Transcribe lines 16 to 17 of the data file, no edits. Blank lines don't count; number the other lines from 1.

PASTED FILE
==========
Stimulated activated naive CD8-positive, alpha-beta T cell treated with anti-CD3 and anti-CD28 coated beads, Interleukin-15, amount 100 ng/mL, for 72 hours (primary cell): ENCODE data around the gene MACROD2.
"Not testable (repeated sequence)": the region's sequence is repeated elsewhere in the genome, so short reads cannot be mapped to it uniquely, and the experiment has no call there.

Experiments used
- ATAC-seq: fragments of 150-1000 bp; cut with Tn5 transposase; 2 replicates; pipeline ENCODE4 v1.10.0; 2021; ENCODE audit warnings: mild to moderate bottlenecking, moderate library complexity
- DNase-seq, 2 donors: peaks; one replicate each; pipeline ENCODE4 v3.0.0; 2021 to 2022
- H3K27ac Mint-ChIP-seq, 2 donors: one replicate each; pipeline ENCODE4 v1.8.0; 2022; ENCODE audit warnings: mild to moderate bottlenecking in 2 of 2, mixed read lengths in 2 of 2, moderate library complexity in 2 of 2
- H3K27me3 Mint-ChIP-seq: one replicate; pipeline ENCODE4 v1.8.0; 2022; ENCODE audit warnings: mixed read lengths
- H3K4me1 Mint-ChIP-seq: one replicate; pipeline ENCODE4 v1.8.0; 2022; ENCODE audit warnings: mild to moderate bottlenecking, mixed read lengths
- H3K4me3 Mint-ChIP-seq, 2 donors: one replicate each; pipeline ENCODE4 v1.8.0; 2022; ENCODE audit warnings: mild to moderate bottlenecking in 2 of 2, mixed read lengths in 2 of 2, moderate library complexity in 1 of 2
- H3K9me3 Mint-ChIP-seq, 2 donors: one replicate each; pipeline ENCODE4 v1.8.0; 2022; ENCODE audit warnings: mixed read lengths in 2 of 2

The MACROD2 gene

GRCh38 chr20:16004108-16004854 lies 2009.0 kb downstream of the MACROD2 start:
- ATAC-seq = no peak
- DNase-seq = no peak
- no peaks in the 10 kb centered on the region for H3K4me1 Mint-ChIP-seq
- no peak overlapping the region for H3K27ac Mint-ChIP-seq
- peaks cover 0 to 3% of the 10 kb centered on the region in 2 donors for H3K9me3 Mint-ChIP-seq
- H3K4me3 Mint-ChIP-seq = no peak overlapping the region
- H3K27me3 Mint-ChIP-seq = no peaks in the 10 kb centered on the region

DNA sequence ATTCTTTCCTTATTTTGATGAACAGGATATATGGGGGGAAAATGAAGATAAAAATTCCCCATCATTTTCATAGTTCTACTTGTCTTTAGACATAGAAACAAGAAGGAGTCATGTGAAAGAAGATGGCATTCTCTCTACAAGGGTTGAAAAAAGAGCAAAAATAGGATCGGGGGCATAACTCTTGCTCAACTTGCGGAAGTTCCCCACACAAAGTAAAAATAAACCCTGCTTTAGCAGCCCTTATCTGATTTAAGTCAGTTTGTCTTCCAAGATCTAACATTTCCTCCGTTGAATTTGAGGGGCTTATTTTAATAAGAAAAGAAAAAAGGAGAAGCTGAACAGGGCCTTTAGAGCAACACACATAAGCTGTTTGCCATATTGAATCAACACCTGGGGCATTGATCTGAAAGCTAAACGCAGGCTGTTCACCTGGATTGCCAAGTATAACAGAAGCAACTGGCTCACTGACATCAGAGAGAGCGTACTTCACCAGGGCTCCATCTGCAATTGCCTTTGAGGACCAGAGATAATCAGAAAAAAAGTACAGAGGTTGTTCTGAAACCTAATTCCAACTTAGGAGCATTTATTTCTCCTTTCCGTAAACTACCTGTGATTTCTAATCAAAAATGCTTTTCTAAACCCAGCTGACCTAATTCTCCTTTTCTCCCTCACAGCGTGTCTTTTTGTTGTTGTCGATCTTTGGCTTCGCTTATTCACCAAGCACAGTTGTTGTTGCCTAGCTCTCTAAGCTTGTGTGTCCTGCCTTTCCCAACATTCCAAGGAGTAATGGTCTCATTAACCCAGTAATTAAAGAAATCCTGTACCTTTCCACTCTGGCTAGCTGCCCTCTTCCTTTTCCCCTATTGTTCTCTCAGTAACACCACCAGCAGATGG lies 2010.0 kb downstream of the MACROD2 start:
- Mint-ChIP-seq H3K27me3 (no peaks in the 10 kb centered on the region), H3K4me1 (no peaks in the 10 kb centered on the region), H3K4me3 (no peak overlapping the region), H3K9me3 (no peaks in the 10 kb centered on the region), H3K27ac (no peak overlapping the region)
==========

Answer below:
- no peak overlapping the region for H3K27ac Mint-ChIP-seq
- peaks cover 0 to 3% of the 10 kb centered on the region in 2 donors for H3K9me3 Mint-ChIP-seq